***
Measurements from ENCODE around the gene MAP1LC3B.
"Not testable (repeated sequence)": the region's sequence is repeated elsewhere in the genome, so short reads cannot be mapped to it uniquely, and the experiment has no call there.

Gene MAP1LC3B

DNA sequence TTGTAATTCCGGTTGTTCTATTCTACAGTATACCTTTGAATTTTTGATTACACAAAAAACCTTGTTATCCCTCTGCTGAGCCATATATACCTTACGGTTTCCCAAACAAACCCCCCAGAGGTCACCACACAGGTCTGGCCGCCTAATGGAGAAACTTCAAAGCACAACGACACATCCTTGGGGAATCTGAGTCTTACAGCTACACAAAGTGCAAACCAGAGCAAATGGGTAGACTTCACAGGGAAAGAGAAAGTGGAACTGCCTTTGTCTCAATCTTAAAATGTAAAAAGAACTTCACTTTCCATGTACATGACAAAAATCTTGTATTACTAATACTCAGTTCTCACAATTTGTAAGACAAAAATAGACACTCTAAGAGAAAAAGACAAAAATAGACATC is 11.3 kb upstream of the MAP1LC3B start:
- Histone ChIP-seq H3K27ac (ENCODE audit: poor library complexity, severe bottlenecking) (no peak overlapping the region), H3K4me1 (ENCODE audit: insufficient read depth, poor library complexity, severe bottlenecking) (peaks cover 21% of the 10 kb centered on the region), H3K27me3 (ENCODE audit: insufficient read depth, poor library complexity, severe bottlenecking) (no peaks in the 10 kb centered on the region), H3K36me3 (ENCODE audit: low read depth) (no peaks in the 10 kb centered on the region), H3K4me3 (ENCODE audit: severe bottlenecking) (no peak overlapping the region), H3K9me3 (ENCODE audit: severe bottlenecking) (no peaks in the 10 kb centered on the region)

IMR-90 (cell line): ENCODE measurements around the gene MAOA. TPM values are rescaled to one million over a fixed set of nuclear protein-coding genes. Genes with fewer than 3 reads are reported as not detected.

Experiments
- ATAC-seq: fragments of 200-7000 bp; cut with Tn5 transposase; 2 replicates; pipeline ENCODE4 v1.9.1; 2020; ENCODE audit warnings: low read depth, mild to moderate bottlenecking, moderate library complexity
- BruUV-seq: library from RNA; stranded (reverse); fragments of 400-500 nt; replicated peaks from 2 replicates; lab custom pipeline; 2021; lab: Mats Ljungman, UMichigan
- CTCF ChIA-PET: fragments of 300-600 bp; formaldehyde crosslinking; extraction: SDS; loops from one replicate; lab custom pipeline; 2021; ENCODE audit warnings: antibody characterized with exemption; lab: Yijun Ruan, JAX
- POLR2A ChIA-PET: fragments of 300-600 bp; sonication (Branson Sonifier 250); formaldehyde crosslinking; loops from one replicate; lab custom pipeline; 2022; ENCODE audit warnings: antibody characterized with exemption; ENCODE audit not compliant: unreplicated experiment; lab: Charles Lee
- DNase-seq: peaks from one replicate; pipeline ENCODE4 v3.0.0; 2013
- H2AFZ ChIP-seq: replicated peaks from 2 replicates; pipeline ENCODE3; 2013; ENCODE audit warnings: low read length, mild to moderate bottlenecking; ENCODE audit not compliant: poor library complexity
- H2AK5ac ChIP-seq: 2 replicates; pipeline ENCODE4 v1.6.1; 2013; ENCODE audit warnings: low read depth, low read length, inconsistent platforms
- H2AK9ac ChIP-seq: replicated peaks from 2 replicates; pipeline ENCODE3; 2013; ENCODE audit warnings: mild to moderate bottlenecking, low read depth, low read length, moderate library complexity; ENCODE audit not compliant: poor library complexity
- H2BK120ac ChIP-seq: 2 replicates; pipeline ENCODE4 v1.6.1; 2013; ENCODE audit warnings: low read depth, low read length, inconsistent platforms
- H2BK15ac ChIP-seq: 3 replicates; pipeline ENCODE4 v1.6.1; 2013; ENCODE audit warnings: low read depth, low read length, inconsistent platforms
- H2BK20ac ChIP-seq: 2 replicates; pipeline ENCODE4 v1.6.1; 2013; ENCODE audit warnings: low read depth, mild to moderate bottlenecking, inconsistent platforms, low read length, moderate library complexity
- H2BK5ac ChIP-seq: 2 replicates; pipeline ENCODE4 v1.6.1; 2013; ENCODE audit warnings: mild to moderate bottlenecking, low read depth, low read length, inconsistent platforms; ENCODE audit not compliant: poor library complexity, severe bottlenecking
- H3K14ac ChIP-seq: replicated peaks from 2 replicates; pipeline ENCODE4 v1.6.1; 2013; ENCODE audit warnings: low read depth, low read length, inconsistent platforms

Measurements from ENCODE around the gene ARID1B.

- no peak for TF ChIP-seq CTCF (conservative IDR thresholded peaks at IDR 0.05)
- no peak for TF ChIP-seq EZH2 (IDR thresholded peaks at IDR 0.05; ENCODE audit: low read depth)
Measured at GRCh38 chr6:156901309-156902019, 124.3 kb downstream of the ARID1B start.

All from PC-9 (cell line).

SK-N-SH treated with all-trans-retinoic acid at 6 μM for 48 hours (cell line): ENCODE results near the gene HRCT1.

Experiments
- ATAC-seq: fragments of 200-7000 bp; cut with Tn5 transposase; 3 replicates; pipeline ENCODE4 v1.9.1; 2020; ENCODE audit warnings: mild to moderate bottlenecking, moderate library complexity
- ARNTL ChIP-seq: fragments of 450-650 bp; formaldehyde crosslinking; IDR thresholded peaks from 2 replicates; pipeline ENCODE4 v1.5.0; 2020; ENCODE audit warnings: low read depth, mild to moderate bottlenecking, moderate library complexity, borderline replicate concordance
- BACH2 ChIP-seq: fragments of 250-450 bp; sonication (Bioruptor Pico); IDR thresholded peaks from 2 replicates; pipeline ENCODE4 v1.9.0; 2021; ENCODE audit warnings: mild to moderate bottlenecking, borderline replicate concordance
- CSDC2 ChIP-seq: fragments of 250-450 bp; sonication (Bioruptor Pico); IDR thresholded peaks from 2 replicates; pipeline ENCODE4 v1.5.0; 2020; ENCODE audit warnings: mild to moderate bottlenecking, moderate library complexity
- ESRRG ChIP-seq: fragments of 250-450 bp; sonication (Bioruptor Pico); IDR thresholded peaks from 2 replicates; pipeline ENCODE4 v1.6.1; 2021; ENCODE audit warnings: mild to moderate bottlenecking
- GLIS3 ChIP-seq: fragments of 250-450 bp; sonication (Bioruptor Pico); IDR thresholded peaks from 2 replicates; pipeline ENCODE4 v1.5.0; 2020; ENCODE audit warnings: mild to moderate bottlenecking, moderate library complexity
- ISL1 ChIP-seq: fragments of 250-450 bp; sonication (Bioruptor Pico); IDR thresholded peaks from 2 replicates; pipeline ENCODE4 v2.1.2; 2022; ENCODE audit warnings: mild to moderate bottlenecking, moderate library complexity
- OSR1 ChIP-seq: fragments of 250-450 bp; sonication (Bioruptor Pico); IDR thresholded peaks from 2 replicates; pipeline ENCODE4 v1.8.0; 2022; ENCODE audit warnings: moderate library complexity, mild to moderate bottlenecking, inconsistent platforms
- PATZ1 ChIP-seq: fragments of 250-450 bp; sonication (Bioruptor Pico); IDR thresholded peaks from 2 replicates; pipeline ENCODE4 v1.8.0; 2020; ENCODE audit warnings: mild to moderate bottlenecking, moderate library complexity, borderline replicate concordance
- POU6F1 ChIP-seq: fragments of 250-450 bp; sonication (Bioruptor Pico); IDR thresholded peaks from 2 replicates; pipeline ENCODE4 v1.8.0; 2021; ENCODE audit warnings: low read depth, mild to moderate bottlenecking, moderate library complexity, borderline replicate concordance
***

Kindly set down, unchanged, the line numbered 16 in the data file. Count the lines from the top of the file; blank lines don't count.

- H2BK120ac ChIP-seq: 2 replicates; pipeline ENCODE4 v1.6.1; 2013; ENCODE audit warnings: low read depth, low read length, inconsistent platforms